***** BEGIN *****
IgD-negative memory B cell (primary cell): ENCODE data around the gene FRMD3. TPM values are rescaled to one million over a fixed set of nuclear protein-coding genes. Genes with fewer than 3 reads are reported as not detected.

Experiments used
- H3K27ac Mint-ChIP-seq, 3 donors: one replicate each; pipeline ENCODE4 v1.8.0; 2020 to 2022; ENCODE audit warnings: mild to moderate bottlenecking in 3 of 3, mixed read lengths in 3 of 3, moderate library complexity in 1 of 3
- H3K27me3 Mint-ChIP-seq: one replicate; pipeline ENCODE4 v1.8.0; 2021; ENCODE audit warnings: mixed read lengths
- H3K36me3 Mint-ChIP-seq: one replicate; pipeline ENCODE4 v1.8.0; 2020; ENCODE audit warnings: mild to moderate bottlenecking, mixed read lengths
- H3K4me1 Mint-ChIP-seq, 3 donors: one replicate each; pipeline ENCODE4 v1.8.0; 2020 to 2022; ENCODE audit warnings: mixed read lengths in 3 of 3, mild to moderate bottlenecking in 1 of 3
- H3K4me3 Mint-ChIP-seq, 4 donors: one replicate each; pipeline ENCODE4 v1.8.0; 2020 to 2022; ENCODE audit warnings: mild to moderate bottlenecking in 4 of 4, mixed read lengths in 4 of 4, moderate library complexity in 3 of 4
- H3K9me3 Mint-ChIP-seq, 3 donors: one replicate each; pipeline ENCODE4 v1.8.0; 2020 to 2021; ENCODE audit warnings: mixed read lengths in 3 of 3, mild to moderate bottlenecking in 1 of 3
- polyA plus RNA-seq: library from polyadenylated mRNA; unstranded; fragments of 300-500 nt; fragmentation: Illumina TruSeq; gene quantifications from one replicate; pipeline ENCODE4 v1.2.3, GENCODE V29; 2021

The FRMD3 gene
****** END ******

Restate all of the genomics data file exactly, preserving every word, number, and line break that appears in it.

IgD-negative memory B cell (primary cell): ENCODE data around the gene FRMD3. TPM values are rescaled to one million over a fixed set of nuclear protein-coding genes. Genes with fewer than 3 reads are reported as not detected.

Experiments used
- H3K27ac Mint-ChIP-seq, 3 donors: one replicate each; pipeline ENCODE4 v1.8.0; 2020 to 2022; ENCODE audit warnings: mild to moderate bottlenecking in 3 of 3, mixed read lengths in 3 of 3, moderate library complexity in 1 of 3
- H3K27me3 Mint-ChIP-seq: one replicate; pipeline ENCODE4 v1.8.0; 2021; ENCODE audit warnings: mixed read lengths
- H3K36me3 Mint-ChIP-seq: one replicate; pipeline ENCODE4 v1.8.0; 2020; ENCODE audit warnings: mild to moderate bottlenecking, mixed read lengths
- H3K4me1 Mint-ChIP-seq, 3 donors: one replicate each; pipeline ENCODE4 v1.8.0; 2020 to 2022; ENCODE audit warnings: mixed read lengths in 3 of 3, mild to moderate bottlenecking in 1 of 3
- H3K4me3 Mint-ChIP-seq, 4 donors: one replicate each; pipeline ENCODE4 v1.8.0; 2020 to 2022; ENCODE audit warnings: mild to moderate bottlenecking in 4 of 4, mixed read lengths in 4 of 4, moderate library complexity in 3 of 4
- H3K9me3 Mint-ChIP-seq, 3 donors: one replicate each; pipeline ENCODE4 v1.8.0; 2020 to 2021; ENCODE audit warnings: mixed read lengths in 3 of 3, mild to moderate bottlenecking in 1 of 3
- polyA plus RNA-seq: library from polyadenylated mRNA; unstranded; fragments of 300-500 nt; fragmentation: Illumina TruSeq; gene quantifications from one replicate; pipeline ENCODE4 v1.2.3, GENCODE V29; 2021

The FRMD3 gene